Western Arctic storm surge and extreme cyclones: a factorial analysis of fifty years of flooding
Amanda H. Lynch, Monash Univ., Clayton, Vic., Australia; and L. R. Lestak, P. Uotila, E. N. Cassano, and L. Xie
This presentation describes our work to characterize the changes over the past five decades and improve the understanding of the broad range of factors affecting the occurrence of flooding in Barrow, Alaska. The study has an emphasis on interactions among these factors in a series of extreme cyclones that have affected the community. The return period for intense cyclones is one important measure of the changing climate around Barrow. However, our work has shown that the return periods for the high wind events associated with these cyclones may be changing with time in a non-linear way. The instability of the return period suggests that this quantity cannot be reasonably projected into the future with any confidence. Thus major uncertainties are inevitable. It would be prudent to take them into account in planning responses to flooding, and the research presented here is one contribution to those responses.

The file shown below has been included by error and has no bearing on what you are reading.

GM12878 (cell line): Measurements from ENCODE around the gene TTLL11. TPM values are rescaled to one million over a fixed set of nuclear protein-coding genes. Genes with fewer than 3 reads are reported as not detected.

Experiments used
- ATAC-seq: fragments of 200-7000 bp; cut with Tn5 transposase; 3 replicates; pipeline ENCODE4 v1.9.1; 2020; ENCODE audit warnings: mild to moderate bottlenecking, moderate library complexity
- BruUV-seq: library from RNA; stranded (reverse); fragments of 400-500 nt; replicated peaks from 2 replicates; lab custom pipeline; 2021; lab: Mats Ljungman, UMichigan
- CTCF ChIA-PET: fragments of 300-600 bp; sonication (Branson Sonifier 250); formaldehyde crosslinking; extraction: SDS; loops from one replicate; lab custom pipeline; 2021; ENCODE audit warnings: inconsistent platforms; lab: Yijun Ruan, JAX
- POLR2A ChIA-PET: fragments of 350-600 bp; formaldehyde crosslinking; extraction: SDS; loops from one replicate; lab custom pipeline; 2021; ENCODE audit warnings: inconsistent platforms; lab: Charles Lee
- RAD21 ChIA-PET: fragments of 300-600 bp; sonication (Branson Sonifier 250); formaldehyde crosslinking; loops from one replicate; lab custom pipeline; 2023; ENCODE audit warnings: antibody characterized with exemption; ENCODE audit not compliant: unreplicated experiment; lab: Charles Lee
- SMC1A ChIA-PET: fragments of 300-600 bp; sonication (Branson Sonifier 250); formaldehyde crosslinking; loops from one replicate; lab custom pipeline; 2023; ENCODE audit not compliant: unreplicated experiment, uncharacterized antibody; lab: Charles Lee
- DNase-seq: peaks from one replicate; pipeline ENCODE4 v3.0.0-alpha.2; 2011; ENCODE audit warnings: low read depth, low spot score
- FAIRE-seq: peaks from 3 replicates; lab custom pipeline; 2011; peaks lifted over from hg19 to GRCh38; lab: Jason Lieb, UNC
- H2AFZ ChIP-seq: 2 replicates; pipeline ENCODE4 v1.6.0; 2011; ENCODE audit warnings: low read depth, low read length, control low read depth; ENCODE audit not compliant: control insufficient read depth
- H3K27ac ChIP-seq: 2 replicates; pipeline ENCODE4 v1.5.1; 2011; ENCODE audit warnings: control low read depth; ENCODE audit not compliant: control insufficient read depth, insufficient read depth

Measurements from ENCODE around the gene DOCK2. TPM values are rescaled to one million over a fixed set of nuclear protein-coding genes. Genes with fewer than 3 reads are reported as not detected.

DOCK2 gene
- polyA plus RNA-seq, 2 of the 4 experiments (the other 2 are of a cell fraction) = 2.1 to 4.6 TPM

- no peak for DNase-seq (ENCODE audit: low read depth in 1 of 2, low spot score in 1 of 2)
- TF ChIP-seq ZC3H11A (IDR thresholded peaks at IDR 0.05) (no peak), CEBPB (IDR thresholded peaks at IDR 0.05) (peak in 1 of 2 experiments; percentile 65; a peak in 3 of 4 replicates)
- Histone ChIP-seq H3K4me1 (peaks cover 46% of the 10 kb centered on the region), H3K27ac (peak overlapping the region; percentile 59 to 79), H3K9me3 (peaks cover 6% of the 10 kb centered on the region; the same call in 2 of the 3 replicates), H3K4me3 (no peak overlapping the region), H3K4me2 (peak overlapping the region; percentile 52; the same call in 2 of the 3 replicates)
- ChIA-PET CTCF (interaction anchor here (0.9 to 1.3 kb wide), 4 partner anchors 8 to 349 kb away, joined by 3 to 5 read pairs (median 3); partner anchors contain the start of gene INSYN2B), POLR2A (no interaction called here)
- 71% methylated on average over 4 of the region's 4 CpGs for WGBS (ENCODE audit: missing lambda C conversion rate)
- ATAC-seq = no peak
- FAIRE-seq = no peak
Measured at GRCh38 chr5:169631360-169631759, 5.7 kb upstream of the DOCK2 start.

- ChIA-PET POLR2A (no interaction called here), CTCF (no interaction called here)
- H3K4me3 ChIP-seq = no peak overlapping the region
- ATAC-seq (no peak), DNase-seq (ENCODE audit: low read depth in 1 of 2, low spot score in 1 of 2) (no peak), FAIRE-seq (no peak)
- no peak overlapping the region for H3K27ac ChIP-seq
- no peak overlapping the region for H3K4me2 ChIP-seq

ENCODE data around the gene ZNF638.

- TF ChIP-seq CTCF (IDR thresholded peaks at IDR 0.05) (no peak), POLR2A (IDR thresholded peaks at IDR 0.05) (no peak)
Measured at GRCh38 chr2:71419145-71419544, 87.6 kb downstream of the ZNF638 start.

We have applied a numerical weather prediction model and a storm surge inundation model to the 21 case studies identified in National Weather Service data. Based on these models, we have developed a reduced form model which adequately describes this interaction.
Joint Poster Session 4, Joint Poster: Climate & Extremes, Linking Weather and Climate (Joint with Second Symposium on Policy and Socio-economic Research, Symposium on Connections Between Mesoscale Processes and Climate Variability, 19th Conference on Climate Variability and Change, and Climate Change Manifested by Changes in Weather)
Wednesday, 17 January 2007, 2:30 PM-4:00 PM, Exhibit Hall C
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